Did you try to file your taxes online this past weekend? You may have been out of luck. Canadian Revenue Agency’s website was down due to a cyber security threat. The agency said it had detected a “internet vulnerability” and took some services down as a precaution. The services that were affected were Netfile, Efile, and the MyBenefits mobile application; the My Account, My Business Account sections, and the MyCRA app, were also offline. The website was restored late Sunday after the threat had been mitigated.
This caused a major problem for the CRA and could have been much worse had an actual hack occurred. How secure is your website? Would you be covered for business interruption in the event of a cyber attack? Do you know the ways a cyber attack can affect your business? Do you know how to mitigate the risk of a cyber attack? Read on to find out what cyber attacks are and how to stop them before they happen.
Along with the internet of things comes the risks associated with our ever changing technology and the unknowns that come with. Hackers, thieves and other unauthorized individuals have become very good at exploiting weaknesses in businesses computer systems. There are several types of hacks you need to be aware of, including:
• Malicious code that renders your website unusable
• Distributed Denial of Service (DDoS) attack, which will make your website inaccessible
• Viruses, worms, or other code that deletes critical information on the website
Attacks on other businesses can also be detrimental for your business. Imagine if a major supplier of yours was hacked and their website was down for an extended amount of time, this could have a major effect on your business.
It’s not a matter of if you will be a victim of a cyber attack it is a matter of when. While it is virtually impossible to completely mitigate risks, these tips will help you to avoid a business interruption due to a cyber attack.
• Create a risk management plan that addresses the scope, roles, responsibilities, compliance criteria and methodology for performing cyber risk assessments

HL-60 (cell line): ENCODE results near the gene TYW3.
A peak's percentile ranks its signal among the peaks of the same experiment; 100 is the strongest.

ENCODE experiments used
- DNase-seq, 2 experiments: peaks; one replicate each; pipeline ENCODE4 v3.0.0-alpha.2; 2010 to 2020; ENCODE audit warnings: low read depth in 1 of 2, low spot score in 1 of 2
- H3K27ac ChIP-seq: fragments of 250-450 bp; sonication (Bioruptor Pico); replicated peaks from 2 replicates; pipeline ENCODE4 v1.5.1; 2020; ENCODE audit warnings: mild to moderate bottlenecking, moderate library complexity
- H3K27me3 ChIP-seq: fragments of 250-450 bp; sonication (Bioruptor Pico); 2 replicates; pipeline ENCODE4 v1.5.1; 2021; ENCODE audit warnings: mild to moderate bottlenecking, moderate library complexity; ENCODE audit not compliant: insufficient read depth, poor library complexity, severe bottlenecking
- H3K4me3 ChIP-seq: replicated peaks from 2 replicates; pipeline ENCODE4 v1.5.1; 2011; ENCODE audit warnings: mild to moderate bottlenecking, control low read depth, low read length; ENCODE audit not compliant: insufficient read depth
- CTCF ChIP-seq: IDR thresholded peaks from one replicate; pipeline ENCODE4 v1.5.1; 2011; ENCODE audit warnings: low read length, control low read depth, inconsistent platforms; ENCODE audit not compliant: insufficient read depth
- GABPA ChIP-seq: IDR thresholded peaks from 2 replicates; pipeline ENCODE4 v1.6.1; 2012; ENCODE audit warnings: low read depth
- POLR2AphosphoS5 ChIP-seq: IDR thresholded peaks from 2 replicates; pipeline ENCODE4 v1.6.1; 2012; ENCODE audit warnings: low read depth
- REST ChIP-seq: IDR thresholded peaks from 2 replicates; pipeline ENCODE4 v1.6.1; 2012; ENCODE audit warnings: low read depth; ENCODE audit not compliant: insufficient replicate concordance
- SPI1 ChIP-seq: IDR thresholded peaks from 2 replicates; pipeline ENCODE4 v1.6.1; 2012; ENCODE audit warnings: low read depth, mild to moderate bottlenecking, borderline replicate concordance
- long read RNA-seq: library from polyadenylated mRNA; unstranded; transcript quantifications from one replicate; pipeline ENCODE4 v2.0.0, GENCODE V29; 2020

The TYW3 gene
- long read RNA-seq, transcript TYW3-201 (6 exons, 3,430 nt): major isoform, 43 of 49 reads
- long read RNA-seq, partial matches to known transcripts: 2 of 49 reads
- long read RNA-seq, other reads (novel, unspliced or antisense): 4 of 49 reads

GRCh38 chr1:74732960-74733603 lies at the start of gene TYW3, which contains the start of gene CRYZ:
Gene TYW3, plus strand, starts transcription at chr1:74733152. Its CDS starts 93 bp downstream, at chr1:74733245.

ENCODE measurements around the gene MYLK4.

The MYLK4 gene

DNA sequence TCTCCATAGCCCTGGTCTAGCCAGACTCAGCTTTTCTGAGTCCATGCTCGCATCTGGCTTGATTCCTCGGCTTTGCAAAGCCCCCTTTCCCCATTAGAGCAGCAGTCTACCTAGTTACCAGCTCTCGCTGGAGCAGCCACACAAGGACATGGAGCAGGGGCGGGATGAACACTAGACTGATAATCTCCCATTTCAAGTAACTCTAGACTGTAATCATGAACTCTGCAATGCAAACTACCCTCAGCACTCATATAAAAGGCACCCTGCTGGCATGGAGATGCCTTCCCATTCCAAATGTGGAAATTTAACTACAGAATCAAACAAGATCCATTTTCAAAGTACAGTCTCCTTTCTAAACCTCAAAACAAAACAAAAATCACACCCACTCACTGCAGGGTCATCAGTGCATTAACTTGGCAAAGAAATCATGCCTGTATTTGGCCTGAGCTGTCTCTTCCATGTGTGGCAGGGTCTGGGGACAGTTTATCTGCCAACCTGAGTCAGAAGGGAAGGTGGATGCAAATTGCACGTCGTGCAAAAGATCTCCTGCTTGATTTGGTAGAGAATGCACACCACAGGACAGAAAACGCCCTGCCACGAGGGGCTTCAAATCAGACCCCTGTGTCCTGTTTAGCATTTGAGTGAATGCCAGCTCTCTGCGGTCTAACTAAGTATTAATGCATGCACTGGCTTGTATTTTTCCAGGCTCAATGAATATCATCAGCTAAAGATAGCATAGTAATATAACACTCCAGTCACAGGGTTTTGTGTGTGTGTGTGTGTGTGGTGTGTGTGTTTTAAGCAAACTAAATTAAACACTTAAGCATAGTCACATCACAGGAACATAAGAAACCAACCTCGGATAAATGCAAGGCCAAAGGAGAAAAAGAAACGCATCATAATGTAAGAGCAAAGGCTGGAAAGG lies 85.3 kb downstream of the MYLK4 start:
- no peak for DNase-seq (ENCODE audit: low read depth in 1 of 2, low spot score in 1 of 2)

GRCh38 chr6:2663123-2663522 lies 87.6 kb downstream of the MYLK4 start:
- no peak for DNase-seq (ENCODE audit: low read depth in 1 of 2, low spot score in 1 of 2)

• Confirm that all firewalls and routers are secure and kept up to date
• Implement a cyber security policy for staff that educates employees about the danger cyber threats and how to prevent them
• Implement a strict password policy within your organization
• Limit employee access to company data and information, and limit who has the capability of installing new software
• Make sure you are covered by a cyber liability policy
Most commercial general liability policies will not cover a loss from business interruption due to a cyber attack, that’s where cyber liability will step in. Should you experience a business interruption from a cyber attack, the policy will step in to cover expenses such as:
• Lost income due to the cyber event
• All profits that would have been earned during the period of interruption
• Operating expenses
• Rented or leased equipment
• Data breaches
• Damages to third-party system
• Data or code loss due to a natural disaster or malicious activity
• Cyber extortion
It’s true that business interruptions from cyber are uncommon; but having a business interruption due to one is tough for a business to come back from. Ensure you are covered and talk to a broker today.
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